In [227]: from pandas.tseries.holiday import get_calendar, HolidayCalendarFactory,\
   .....:     USLaborDay
   .....: 

In [228]: cal = get_calendar('ExampleCalendar')

In [229]: cal.rules
Out[229]: 
[Holiday: MemorialDay (month=5, day=31, offset=<DateOffset: kwds={'weekday': MO(-1)}>),
 Holiday: July 4th (month=7, day=4, observance=<function nearest_workday at 0x7fc5a9b16400>),
 Holiday: Columbus Day (month=10, day=1, offset=<DateOffset: kwds={'weekday': MO(+2)}>)]

In [230]: new_cal = HolidayCalendarFactory('NewExampleCalendar', cal, USLaborDay)

In [231]: new_cal.rules
Out[231]: 
[Holiday: Labor Day (month=9, day=1, offset=<DateOffset: kwds={'weekday': MO(+1)}>),
 Holiday: MemorialDay (month=5, day=31, offset=<DateOffset: kwds={'weekday': MO(-1)}>),
 Holiday: July 4th (month=7, day=4, observance=<function nearest_workday at 0x7fc5a9b16400>),
 Holiday: Columbus Day (month=10, day=1, offset=<DateOffset: kwds={'weekday': MO(+2)}>)]

Resampling

Warning

The interface to .resample has changed in 0.18.0 to be more groupby-like and hence more flexible. See the whatsnew docs for a comparison with prior versions.

Pandas has a simple, powerful, and efficient functionality for performing resampling operations during frequency conversion (e.g., converting secondly data into 5-minutely data). This is extremely common in, but not limited to, financial applications.

.resample() is a time-based groupby, followed by a reduction method on each of its groups. See some cookbook examples for some advanced strategies

Starting in version 0.18.1, the resample() function can be used directly from DataFrameGroupBy objects, see the groupby docs.

Note

.resample() is similar to using a .rolling() operation with a time-based offset, see a discussion here

Basics

In [242]: rng = pd.date_range('1/1/2012', periods=100, freq='S')

In [243]: ts = pd.Series(np.random.randint(0, 500, len(rng)), index=rng)

In [244]: ts.resample('5Min').sum()
Out[244]: 
2012-01-01    24390
Freq: 5T, dtype: int64

The resample function is very flexible and allows you to specify many different parameters to control the frequency conversion and resampling operation.

The how parameter can be a function name or numpy array function that takes an array and produces aggregated values:

In [245]: ts.resample('5Min').mean()
Out[245]: 
2012-01-01    243.9
Freq: 5T, dtype: float64

In [246]: ts.resample('5Min').ohlc()
Out[246]: 
            open  high  low  close
2012-01-01   161   495    1    245

In [247]: ts.resample('5Min').max()
Out[247]: 
2012-01-01    495
Freq: 5T, dtype: int64

Any function available via dispatching can be given to the how parameter by name, including sum, mean, std, sem, max, min, median, first, last, ohlc.

For downsampling, closed can be set to ‘left’ or ‘right’ to specify which end of the interval is closed:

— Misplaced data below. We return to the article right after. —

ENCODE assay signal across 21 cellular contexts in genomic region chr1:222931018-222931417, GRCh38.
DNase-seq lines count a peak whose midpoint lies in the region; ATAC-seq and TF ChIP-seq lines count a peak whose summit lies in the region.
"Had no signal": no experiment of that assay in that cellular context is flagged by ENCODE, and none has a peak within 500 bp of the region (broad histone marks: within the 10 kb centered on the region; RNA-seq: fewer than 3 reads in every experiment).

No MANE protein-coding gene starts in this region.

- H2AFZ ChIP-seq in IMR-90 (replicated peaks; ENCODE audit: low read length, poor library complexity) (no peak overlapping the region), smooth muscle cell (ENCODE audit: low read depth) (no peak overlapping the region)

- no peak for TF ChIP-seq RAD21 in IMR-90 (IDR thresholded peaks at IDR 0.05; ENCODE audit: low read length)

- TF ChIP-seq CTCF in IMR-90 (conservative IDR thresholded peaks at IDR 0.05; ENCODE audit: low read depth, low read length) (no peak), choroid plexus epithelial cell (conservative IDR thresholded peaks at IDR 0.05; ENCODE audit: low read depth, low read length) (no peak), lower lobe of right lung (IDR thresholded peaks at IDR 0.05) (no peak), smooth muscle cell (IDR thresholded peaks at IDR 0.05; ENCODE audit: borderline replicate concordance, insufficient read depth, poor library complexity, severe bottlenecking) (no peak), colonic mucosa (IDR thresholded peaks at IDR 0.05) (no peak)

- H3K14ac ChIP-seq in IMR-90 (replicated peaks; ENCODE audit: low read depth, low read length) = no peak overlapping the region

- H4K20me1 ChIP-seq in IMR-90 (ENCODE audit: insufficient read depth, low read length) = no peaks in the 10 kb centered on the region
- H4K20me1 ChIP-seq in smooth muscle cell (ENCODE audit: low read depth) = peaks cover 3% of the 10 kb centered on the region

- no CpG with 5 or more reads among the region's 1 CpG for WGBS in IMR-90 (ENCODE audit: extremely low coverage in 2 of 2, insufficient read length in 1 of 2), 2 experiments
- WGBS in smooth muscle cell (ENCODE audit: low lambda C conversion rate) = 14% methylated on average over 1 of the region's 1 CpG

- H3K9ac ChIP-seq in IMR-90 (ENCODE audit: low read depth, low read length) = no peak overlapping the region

In [248]: ts.resample('5Min', closed='right').mean()
Out[248]: 
2011-12-31 23:55:00    161.000000
2012-01-01 00:00:00    244.737374
Freq: 5T, dtype: float64

In [249]: ts.resample('5Min', closed='left').mean()
Out[249]: 
2012-01-01    243.9
Freq: 5T, dtype: float64

Parameters like label and loffset are used to manipulate the resulting labels. label specifies whether the result is labeled with the beginning or the end of the interval. loffset performs a time adjustment on the output labels.

In [250]: ts.resample('5Min').mean() # by default label='right'
Out[250]: 
2012-01-01    243.9
Freq: 5T, dtype: float64

In [251]: ts.resample('5Min', label='left').mean()
Out[251]: 
2012-01-01    243.9
Freq: 5T, dtype: float64

In [252]: ts.resample('5Min', label='left', loffset='1s').mean()
Out[252]: 
2012-01-01 00:00:01    243.9
dtype: float64

The axis parameter can be set to 0 or 1 and allows you to resample the specified axis for a DataFrame.

kind can be set to ‘timestamp’ or ‘period’ to convert the resulting index to/from time-stamp and time-span representations. By default resample retains the input representation.

convention can be set to ‘start’ or ‘end’ when resampling period data (detail below). It specifies how low frequency periods are converted to higher frequency periods.

Up Sampling

For upsampling, you can specify a way to upsample and the limit parameter to interpolate over the gaps that are created:

# from secondly to every 250 milliseconds
In [253]: ts[:2].resample('250L').asfreq()
Out[253]: 
2012-01-01 00:00:00.000    161.0
2012-01-01 00:00:00.250      NaN
2012-01-01 00:00:00.500      NaN
2012-01-01 00:00:00.750      NaN
2012-01-01 00:00:01.000    199.0
Freq: 250L, dtype: float64

In [254]: ts[:2].resample('250L').ffill()
Out[254]: 
2012-01-01 00:00:00.000    161
2012-01-01 00:00:00.250    161
2012-01-01 00:00:00.500    161
2012-01-01 00:00:00.750    161
2012-01-01 00:00:01.000    199
Freq: 250L, dtype: int64

In [255]: ts[:2].resample('250L').ffill(limit=2)
Out[255]: 
2012-01-01 00:00:00.000    161.0